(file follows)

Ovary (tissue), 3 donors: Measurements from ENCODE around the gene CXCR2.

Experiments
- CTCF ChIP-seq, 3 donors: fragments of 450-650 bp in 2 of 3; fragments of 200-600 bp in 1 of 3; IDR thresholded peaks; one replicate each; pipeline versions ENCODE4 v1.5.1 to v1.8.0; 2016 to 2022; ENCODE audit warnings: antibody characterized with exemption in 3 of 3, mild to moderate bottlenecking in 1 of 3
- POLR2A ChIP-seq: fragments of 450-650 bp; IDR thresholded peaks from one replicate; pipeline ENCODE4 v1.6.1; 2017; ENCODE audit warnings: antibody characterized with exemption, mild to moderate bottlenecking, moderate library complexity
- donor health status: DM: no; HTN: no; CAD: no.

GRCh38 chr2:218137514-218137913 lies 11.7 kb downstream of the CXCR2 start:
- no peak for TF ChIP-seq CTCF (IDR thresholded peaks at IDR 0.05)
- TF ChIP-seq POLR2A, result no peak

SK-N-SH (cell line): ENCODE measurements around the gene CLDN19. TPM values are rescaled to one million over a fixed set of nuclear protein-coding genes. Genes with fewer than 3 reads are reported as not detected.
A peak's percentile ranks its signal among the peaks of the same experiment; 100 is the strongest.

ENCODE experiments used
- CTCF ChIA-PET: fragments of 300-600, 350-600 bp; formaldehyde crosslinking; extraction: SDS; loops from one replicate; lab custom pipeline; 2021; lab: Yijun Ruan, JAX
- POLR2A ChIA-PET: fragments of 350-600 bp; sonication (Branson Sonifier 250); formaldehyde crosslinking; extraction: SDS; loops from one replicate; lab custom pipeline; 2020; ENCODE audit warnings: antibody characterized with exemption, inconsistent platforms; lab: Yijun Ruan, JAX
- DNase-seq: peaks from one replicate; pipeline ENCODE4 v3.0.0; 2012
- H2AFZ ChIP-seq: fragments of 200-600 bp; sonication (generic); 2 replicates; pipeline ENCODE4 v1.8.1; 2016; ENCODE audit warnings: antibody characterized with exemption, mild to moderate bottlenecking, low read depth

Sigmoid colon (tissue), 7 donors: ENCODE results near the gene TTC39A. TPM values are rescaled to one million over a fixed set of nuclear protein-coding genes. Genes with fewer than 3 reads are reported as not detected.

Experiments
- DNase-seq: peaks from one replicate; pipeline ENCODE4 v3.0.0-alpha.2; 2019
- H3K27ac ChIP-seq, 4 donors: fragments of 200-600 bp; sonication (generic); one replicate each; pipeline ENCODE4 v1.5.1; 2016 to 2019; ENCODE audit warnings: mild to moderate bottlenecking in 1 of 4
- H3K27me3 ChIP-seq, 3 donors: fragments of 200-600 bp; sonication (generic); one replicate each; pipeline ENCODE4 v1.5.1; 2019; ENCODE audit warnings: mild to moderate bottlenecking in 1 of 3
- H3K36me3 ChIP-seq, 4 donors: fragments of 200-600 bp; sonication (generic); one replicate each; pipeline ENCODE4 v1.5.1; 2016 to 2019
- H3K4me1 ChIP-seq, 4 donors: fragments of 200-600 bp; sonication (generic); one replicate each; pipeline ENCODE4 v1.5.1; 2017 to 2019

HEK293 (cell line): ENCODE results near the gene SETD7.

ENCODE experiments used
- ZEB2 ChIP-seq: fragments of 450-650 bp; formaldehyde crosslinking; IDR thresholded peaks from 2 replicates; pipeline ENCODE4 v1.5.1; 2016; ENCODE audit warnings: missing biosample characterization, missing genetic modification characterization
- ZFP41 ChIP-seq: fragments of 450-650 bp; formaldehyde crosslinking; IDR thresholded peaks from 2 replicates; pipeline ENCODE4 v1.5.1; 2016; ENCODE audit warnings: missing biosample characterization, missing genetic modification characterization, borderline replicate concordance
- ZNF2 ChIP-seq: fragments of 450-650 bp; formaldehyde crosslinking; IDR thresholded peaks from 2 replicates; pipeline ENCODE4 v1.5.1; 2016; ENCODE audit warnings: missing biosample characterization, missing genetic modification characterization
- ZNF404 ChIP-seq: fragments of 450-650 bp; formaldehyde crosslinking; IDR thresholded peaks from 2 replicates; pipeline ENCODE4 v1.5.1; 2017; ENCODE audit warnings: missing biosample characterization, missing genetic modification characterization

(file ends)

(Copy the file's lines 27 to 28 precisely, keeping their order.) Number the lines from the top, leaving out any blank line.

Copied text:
- ZNF2 ChIP-seq: fragments of 450-650 bp; formaldehyde crosslinking; IDR thresholded peaks from 2 replicates; pipeline ENCODE4 v1.5.1; 2016; ENCODE audit warnings: missing biosample characterization, missing genetic modification characterization
- ZNF404 ChIP-seq: fragments of 450-650 bp; formaldehyde crosslinking; IDR thresholded peaks from 2 replicates; pipeline ENCODE4 v1.5.1; 2017; ENCODE audit warnings: missing biosample characterization, missing genetic modification characterization